The Game Awards 2017 Failed the Hard-Working Developers of this Industry

There was a moment during last night’s The Game Awards broadcast that stood out. A Way Out director Josef Fares went on an expletive-laced tirade over numerous issues including how much he loved his job, how great EA is and his disdain for the Oscars. As funny as his tirade and Geoff Keighley’s uncomfortableness was, it highlighted what a joke The Game Awards are. Mr. Fares’ ‘F*** the Oscars’ moment stresses just how backward the industry is when it comes to honoring the men and women who make the games we enjoy.

For those who may not know, The Academy Awards (aka the Oscars) is an annual awards show dedicated to honoring the best in film from the previous year. While there are numerous other awards shows (i.e., Golden Globes), none hold as much weight or prestige as the Oscars. While many viewers may look at the award ceremony as a gathering of elite Hollywood stars, directors and producers, none can deny the fact that the Oscars accomplish what they set out to do, which is to honor all facets of film-making.


From big awards in acting and directing to lesser-known awards like costuming and cinematography, the Oscars pull out all the stops to give every category the recognition it deserves. Elaborate on-set stages, beautifully-produced nomination segments and a sweeping orchestra dedicated to playing the year’s most exceptional scores (and booting long-winded speakers off the stage), the Oscars does give everyone a time to shine. Though the show’s 2-3 hour runtime gets tiresome, it’s ultimately worth it for the industry.

The Game Awards doesn’t do any of this. The 2017 show ran about three hours and it was a complete mess that glazed over the accomplishments of developers in favor of random reveals and ad-sponsored awards. Geoff Keighley promises year-after-year that The Game Awards will honor the developers, and yet they never do. This is perhaps most exemplified by the number of awards announced on-stage and which categories they belong to.

Announced On-Stage

Announced Off-Stage/Off-Hand

Game of the Year Best Audio Design
Best Game Direction Best Mobile Game
Best Narrative Best Handheld Game
Best Art Direction Best VR/AR Game
Best Score/Music Best Action/Adventure Game
Best Performance Best RPG
Games for Impact Best Fighting Game
Best Ongoing Game Best Family Game
Best Action Game Best Strategy Game
Most Anticipated Game Best Sports/Racing Game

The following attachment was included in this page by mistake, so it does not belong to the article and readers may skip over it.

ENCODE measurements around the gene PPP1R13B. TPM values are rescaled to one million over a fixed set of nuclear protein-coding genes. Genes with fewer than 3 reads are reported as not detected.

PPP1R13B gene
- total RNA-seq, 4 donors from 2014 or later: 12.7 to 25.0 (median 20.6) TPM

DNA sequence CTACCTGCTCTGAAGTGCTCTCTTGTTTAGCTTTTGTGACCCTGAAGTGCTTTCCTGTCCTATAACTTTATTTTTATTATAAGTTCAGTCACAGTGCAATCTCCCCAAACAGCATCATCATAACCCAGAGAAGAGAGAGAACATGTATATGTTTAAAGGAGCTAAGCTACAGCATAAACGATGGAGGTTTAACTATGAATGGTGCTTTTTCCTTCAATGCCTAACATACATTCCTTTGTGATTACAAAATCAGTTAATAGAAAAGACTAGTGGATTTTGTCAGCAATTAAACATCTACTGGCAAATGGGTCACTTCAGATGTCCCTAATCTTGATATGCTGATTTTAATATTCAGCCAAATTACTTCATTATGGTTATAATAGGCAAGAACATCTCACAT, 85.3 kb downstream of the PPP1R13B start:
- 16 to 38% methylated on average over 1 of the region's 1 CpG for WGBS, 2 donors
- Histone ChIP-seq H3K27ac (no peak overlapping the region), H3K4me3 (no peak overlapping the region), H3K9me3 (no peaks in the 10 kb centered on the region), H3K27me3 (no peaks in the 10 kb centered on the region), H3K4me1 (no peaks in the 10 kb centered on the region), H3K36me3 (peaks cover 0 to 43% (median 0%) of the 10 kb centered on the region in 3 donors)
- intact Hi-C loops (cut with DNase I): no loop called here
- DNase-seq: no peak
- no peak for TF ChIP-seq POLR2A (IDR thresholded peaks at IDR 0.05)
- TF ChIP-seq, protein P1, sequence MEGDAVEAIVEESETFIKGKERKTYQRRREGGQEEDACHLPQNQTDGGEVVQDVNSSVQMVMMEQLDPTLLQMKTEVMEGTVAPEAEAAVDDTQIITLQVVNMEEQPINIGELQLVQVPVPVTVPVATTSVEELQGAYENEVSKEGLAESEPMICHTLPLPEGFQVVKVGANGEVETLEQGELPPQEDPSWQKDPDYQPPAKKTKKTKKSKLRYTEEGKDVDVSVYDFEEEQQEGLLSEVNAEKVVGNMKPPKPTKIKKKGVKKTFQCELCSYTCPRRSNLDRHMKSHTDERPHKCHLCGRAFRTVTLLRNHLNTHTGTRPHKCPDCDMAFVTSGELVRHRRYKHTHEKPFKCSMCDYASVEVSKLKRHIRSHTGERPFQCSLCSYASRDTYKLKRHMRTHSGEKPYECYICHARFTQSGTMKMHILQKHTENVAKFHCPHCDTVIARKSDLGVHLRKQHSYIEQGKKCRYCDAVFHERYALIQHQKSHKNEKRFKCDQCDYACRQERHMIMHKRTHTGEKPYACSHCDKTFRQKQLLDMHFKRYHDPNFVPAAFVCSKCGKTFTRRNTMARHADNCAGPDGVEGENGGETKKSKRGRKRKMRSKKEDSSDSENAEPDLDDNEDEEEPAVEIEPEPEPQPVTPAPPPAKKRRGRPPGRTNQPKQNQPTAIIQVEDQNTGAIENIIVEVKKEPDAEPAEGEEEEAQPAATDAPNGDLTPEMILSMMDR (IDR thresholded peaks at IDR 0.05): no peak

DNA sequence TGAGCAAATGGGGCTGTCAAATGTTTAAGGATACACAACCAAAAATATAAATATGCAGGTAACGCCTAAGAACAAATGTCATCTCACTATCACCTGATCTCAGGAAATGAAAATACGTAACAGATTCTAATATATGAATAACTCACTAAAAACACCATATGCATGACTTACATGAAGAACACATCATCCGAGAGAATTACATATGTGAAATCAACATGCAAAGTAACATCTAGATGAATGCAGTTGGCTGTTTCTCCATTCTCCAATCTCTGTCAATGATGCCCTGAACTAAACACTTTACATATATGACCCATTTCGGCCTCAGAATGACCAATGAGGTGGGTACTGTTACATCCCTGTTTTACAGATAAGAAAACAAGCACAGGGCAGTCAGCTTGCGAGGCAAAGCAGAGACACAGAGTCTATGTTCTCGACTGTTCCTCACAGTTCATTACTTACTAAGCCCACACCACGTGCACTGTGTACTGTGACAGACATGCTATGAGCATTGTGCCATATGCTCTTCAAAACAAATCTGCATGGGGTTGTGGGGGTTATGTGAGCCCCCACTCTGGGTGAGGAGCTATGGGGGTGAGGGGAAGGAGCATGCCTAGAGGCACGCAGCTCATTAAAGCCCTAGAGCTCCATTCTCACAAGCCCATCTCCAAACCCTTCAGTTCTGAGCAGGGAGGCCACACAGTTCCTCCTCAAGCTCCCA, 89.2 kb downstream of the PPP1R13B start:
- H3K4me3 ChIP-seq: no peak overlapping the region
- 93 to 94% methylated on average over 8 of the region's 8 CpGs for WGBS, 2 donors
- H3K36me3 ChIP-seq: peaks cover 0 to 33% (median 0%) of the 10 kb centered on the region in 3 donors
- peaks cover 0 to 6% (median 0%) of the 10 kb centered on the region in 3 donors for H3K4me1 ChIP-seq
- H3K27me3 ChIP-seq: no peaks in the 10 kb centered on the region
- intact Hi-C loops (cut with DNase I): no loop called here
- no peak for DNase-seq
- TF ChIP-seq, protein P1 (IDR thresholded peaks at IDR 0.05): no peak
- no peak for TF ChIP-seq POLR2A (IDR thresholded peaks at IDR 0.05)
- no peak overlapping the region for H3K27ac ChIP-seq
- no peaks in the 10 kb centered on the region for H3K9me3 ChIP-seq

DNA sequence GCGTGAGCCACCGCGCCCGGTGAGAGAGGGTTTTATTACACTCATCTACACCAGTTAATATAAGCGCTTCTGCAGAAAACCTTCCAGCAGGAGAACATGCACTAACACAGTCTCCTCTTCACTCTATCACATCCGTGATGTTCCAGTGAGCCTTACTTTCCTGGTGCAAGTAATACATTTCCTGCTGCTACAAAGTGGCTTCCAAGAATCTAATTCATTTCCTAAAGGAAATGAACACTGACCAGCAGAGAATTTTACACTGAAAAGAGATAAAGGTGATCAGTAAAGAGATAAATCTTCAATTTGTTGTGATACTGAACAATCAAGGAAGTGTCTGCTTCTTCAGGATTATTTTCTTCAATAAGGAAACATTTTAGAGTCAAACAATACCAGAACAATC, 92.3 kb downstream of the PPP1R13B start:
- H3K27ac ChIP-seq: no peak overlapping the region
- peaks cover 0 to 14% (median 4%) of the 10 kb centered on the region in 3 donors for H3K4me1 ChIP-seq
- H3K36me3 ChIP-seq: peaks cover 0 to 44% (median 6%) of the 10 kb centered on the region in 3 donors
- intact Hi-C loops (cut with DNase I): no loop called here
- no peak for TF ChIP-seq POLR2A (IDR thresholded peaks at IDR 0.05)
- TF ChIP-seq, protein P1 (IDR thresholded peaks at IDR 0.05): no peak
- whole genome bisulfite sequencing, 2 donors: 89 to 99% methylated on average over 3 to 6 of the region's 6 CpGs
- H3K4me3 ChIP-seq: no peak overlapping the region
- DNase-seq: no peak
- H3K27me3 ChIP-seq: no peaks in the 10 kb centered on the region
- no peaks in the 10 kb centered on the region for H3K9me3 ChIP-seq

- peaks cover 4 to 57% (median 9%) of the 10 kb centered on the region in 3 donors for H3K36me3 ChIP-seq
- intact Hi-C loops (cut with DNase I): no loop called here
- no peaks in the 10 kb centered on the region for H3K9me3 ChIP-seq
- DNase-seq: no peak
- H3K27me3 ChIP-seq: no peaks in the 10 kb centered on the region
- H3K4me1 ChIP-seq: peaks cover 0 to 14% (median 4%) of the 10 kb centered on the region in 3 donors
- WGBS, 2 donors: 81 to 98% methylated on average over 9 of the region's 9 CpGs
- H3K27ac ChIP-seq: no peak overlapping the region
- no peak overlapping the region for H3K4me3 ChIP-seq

Best Student Game Best Multiplayer
Trending Gamer Best Indie Game
Best eSports Player Best eSports Game
Best Debut Indie Game Best eSports Team
Best Chinese Game

At The Game Awards 2017, only about 50% of the awards were announced on-stage. The remaining awards were either announced off-hand during the presentation or weren’t announced on-stage. To add insult to injury, a good portion of winners weren’t even announced until after the show aired. In Best Multiplayer’s case, a winner wasn’t announced until more than 12 hours after the show ended. While essential categories like Action/Adventure, RPG and Audio Design were shoved off into the off-stage/off-hand status, corporate-promoted awards like Trending Gamer, eSports Player and Most Anticipated Game were given significant on-screen time.


What we got was about three hours of paid advertisements, random game reveals, celebrities pretending to be interested in gaming, film promotions, a band that felt out of place and an orchestra that barely got any time to play classics from this year’s nominees. All the orchestra got was a brief section before Game of the Year was handed out. The one moment of celebration for industry icon Carol Shaw was quickly overshadowed by an out-of-control developer that Keighley lost control of the room to. It wasn’t three hours of celebrating the accomplishments of the industry; it was three hours of corporate pandering.

For all the flack the games industry gets, it’s still an industry filled with talented people who work long hours to deliver stellar entertainment. For every Star Wars Battlefront II fiasco, there’s a Super Mario Odyssey. For every open-world game that shoves in unnecessary microtransactions, there’s a Horizon Zero Dawn and The Legend of Zelda: Breath of the Wild. There’s still so much good in this industry and those developers deserve a ceremony that appreciates them. Instead, they got one that failed them.